After the passing of a parliamentary act in 1812, plans were drawn
up by John Kent of Southampton. Work commenced on 29th July 1813,
and the 1740 foot pier opened on 26th July 1814. It was extended
in 1824 to 2040 feet and the pier-head was enlarged in 1827.
Further extensions in 1833 took it to 2250 feet while the
pier-head was expanded again in 1842 and 1856-60. A tramway pier
which opened on August 29th 1864 was added alongside. The railway
pier, adjacent to this, opened on July 12 1880.
A concert pavilion was
constructed at the pier-head in 1895, and from then until 1911,
the wooden piles were gradually replaced with iron. The lifeboat
station closed in 1922 and, in June 1924, the Southern Railway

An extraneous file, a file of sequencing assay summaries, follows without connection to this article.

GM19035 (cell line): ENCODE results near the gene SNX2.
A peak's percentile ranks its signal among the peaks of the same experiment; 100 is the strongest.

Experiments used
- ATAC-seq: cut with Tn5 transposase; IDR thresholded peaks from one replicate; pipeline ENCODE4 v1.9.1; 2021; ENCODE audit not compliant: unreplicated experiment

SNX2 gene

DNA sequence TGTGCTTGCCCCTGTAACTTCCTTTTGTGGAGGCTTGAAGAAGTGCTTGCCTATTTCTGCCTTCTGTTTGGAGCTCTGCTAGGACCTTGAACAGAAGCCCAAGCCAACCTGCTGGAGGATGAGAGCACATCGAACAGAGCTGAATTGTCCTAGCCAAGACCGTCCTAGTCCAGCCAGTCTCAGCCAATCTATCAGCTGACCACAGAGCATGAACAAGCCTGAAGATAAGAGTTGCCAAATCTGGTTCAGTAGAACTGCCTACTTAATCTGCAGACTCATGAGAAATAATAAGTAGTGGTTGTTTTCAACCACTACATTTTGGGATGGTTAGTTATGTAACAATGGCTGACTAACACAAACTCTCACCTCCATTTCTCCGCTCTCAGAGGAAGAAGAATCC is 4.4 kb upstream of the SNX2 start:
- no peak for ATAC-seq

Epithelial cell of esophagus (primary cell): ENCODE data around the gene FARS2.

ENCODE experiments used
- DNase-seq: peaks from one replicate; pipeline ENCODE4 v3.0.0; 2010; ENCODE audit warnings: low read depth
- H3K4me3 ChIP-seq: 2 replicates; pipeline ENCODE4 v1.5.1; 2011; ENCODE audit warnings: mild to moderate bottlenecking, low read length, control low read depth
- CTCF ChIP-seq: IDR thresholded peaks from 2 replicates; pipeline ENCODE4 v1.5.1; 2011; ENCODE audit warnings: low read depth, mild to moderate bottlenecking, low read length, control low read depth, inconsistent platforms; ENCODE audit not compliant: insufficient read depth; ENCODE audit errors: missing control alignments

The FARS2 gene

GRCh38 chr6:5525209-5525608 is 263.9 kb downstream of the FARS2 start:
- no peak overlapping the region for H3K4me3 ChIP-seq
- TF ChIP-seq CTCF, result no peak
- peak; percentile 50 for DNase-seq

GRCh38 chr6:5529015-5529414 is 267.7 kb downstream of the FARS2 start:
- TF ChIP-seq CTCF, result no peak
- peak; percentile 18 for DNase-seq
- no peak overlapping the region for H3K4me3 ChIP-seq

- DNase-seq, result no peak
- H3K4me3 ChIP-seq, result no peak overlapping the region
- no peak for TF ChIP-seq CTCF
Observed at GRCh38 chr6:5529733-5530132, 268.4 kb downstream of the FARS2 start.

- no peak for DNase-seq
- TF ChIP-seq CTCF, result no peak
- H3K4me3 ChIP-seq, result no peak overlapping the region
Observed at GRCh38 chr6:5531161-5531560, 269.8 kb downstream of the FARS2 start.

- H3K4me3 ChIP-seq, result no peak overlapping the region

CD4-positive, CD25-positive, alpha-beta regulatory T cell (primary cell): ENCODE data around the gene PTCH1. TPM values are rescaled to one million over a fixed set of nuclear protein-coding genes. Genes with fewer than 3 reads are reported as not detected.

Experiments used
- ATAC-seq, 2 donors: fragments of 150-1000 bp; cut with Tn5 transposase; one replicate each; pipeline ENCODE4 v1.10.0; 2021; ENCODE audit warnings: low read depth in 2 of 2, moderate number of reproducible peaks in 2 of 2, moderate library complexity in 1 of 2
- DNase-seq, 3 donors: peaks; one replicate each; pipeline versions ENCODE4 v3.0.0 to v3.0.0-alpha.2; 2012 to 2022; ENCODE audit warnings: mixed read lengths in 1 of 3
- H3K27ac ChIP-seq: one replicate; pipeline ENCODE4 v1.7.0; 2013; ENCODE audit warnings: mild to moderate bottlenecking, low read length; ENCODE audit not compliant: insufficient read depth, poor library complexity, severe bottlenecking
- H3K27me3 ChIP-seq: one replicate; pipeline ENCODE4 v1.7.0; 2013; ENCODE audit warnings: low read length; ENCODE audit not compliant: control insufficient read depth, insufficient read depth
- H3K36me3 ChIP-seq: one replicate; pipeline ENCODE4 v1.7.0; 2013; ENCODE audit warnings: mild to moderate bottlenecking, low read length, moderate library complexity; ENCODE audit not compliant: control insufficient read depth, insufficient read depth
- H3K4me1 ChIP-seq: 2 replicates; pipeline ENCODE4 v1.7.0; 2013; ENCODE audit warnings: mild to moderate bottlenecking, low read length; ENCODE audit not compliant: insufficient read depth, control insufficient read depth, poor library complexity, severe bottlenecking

took over the pier. In the early 1930s the pier was rebuilt in
concrete. After the Second World War, the pavilion concert hall
was used as a ballroom.
In 1969, the tramway closed
and the pier was partly dismantled, leaving gaps between the
promenade and railway piers.
In December 1976, a five year
re-planking operation was completed. In the early 1980s, a covered
waiting area replacing the Victorian waiting rooms, was
constructed on the pier-head. More parking spaces were also
Trains still leave from the
pier-head and ferries maintain a regular service from this 2305
foot pier to Portsmouth harbour.
In August 2010, the pier was
closed to vehicles after the structure failed a routine
maintenance check. Wightlink then announced that car drivers would
have to pay towards repairs to Ryde pier with the re-introduction
of a charge for vehicles using the pier. And the company said that
the pier would remain shut to vehicles until March 2011.
Note: See also Ryde Victoria
Pier in the Lost Piers section